Healthy Food Bites To Go: Nutrient Density is the Mantra

Count nutrients, not calories for a change. Calorie counting can be a vicious cycle. Restrict calorie intake too much and your body thinks it is being starved. The stress hormone cortisol is triggered and liable to sabotage the most well intentioned weight loss efforts. Worst case scenario, the impact of life stress causes a burst of cortisol, being released from the adrenal gland, which ultimately supports fat storage (rather than fat burning), suppresses the immune system (making us vulnerable to poor health) and causes an energy deficit in the form of fatigue.

Before you know it, cravings for sweet, salty and caffeinated beverages kick in. Metabolism is likely to slow down too, or stall, when calories are heavily restricted. The body, in its undernourished state, will signal hunger to the brain and send you into a ravenous state. This can lead to poor food choices, overeating and ultimately weight gain. That is why terms like lifestyle change are more a part of the healthy eating vernacular these days than dieting. Diets simply don’t create lasting change.

There is a Plan B.

Shift food focus and get more bang for your nutrient buck!

Load up on micronutrient-rich foods. Eat more plants.These plant-based foods include fresh raw and cooked vegetables, fruits, salads, legumes/beans, nuts and seeds, and whole grains. These are the raw materials for fueling and healing the body. Highly processed foods on the other hand, are devoid of vital nutrients. Without nutrients, the body does not have the ammunition to fight off its enemies.

The more nutrient dense the diet, the lower the risk is for chronic lifestyle diseases. In the short term, if you eat with nutrient density top of mind, you can expect more energy, fewer food cravings, an improved complexion, a more balanced mood and an easier time managing the scale. Eating a diet with a high nutrient load gives the body a chance to heal itself and restores balance.

“We know that lifestyle change, namely eating more plant-centered can prevent 80% of chronic lifestyle diseases such as heart disease, type 2 diabetes, cardiovascular disease and cancer,” says Dr. Robert Ostfeld, MD, Director of Preventive Cardiology, Montefiore Health System speaking on ‘Confessions of a Reformed Cardiologist. A Plant-based Diet and Your Heart.’


Sadly, over half of the Standard American Diet (SAD) is composed of processed food. 42% is meat and dairy, and the remaining 7% is fruits and vegetables. Of that 7%, just under half of the fruit and veggies (or 40%) consists of potatoes, and half of those potatoes are french fries. No wonder when young children are asked what their two favorite vegetables are the most popular response is french fries and ketchup! This prevalent SAD eating style takes the focus off of the most nutrient dense health-pro-moting foods.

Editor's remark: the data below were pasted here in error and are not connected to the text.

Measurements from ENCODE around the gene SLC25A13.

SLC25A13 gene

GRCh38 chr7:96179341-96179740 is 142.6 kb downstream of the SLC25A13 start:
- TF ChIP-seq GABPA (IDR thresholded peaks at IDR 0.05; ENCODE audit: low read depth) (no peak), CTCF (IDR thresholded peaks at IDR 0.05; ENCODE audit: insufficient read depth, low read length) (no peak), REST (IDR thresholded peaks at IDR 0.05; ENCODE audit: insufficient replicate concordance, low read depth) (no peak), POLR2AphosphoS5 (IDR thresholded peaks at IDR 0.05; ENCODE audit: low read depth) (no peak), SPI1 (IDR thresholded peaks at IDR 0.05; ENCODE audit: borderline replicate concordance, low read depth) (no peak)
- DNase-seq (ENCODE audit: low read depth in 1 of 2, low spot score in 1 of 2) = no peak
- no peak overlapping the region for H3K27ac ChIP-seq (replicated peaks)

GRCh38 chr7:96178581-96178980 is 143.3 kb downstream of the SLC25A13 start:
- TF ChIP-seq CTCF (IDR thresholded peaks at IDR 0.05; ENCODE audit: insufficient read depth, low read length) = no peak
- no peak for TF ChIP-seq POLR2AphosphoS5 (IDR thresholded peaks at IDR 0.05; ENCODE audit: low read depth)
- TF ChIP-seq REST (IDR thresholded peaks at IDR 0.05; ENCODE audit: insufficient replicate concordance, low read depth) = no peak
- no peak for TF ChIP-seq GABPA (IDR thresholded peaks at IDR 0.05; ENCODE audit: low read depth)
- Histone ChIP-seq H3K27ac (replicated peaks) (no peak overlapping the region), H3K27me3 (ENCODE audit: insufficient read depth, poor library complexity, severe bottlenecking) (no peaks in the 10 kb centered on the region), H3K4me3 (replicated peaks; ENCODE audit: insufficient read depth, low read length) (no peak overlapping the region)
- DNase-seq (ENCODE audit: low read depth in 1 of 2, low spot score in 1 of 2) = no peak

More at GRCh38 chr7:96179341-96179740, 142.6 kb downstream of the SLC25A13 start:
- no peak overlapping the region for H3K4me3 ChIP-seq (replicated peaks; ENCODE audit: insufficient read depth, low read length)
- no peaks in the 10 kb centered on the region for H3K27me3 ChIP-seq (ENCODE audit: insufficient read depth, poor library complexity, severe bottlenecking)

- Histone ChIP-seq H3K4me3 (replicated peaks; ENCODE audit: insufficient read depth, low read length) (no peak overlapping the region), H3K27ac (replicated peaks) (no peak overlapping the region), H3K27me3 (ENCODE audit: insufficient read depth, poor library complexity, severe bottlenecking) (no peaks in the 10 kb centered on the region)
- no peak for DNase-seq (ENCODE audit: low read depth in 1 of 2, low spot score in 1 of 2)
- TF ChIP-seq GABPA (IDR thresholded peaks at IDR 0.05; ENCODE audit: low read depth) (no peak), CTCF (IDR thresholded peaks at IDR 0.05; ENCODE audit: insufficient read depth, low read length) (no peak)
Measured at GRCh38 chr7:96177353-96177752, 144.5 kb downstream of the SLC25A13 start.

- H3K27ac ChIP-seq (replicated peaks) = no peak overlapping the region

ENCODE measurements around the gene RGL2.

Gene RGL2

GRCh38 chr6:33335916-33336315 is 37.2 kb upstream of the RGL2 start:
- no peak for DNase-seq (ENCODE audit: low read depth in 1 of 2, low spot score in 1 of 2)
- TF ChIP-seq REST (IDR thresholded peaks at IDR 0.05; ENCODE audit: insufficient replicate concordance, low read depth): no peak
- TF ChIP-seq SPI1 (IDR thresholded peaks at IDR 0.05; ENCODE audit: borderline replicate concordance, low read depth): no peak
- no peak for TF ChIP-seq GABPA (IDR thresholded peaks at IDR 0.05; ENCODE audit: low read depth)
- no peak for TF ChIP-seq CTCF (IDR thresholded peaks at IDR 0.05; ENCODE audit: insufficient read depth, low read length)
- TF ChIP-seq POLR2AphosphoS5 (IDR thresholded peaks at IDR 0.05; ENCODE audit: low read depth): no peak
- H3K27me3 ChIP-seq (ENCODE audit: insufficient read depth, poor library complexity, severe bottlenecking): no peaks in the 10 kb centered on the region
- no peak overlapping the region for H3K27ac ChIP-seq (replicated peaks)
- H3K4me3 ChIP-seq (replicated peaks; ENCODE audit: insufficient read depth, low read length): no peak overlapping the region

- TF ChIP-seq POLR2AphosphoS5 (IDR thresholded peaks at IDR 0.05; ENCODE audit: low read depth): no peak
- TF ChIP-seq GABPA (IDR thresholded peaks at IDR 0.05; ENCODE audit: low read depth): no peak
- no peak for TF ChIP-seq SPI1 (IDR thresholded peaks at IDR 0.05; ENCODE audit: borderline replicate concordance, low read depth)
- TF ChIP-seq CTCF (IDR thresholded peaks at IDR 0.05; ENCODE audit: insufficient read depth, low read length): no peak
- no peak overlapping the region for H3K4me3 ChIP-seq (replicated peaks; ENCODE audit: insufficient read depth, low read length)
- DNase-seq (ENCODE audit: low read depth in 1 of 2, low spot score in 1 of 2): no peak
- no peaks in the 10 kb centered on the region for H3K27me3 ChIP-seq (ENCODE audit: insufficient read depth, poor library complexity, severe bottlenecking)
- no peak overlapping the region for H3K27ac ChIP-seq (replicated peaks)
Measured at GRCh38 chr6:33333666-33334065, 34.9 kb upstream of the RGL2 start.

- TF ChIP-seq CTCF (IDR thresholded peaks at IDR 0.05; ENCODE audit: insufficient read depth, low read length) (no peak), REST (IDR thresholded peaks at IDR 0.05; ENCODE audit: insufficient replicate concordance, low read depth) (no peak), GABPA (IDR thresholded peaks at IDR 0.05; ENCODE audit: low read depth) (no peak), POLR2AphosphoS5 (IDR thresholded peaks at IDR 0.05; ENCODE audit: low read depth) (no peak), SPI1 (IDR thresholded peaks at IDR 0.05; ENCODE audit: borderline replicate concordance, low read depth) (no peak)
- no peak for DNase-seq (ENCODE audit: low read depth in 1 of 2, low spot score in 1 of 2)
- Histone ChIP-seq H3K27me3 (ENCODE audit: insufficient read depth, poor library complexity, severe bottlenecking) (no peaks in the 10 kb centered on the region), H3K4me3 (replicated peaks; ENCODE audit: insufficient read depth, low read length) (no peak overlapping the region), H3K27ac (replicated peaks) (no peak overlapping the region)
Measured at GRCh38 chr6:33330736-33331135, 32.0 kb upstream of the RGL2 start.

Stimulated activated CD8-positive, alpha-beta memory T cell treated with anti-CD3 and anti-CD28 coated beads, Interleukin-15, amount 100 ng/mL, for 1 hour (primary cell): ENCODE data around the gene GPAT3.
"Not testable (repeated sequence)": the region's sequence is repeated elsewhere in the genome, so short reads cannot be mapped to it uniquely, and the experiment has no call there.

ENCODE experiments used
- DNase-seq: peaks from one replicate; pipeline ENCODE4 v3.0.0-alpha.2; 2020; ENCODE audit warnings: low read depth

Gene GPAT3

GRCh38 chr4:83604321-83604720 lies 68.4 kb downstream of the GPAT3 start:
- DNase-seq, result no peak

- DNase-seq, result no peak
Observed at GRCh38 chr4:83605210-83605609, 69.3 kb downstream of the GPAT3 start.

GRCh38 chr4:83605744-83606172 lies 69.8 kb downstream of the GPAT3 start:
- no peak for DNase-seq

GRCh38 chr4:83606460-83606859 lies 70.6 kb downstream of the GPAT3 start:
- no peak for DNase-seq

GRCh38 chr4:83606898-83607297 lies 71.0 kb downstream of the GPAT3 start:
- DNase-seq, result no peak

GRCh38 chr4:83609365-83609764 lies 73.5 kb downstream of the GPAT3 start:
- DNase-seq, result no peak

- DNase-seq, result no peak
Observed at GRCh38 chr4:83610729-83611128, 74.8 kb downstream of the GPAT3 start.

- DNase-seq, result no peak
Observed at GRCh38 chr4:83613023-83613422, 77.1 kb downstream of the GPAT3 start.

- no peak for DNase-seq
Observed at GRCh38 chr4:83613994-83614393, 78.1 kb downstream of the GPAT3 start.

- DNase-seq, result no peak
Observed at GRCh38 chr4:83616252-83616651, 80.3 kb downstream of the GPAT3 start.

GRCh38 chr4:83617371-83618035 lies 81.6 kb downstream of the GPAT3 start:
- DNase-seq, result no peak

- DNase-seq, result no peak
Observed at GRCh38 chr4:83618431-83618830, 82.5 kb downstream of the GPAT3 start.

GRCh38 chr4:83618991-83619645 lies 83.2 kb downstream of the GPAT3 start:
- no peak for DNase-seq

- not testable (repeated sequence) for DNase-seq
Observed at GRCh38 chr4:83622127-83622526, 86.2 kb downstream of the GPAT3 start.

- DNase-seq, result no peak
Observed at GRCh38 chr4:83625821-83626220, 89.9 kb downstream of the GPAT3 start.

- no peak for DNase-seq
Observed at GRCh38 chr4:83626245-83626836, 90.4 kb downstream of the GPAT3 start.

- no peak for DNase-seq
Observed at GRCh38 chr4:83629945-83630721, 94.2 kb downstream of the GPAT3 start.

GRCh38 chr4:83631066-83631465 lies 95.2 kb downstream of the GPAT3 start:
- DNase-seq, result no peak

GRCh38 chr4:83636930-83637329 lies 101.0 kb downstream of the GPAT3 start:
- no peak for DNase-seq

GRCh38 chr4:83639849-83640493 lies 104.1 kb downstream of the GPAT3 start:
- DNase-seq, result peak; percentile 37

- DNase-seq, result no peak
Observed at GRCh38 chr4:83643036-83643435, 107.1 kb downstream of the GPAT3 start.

Include seasonal vegetables and fruits, whole grains (many sprouted because they are more easily digested – like a vegetable!), beans, lentils, yams, nuts and seeds. Whole plant-based food provides the body with an internal ‘car wash’.

Increasing plant-based proportions and reducing amounts of processed foods regardless of your eating style – carnivore, vegetarian, flexitarian, paleo or vegan.

Nutrient-rich plant foods with vitamins,minerals, antioxidants and phytochemicals, instead of counting macronutrients—fats, protein and carbohydrates. The latter puts a focus on dieting, counting calories and measuring food. Eating for nutrient density emphasizes healthy, whole food plant-based food without calorie counting.

Foods that have a high nutrient density are foods that provide a large amount and variety of vitamins and minerals with a small amount of calories. Foods that are low in nutrient density contain high amounts of fat and calories with small amounts of vita-mins and minerals.

At dinner, instead of eating a 5 ounce steak or salmon filet, try making the salad the main dish, and loading it up with a vast variety of colorful veggies (some cooked and some raw), a delicious nutrient dense dressing and a 3 ounce serving of meat or fish instead.

Make animal protein a smaller proportion within a descending list of dinner ingredients, instead of making it the main attraction, to increase nutrients in a meal.

At breakfast, instead of eating a container of yogurt with fruit on the bottom, cut up fresh seasonal fruit or pull some from the freezer (cherries, blueberries, grapes and mangos) and layer a generous dollop of Greek yogurt onto the nutrient dense whole fruit. Top with a drizzle of maple syrup, nutrient giants such as hemp or chia seeds, nuts and low-sugar or grain-free granola (contains mostly nuts and seeds)

Make dairy the 3rd or 4th ingredient instead of the main attraction to increase the nutrient load of what you are eating.

Cooking is truly the cornerstone of health. One not need be a chef in the kitchen to benefit from eating deliciously simple healthy fast food.Superior nutrition is about being able to taste, prepare and cook food more enjoyably.

“Someone has to stand up and say the answer isn’t another pill. The answer is spinach.” – Bill Maher

Our primitive brains want a quick fix the path of least resistance a calorie restrictive diet plan or a pill to restore good health. Our intellectual brain knows it takes effort to earn good health.

The beauty of food as medicine is that the choice to heal and promote health can begin as soon as the next nutrient dense meal.

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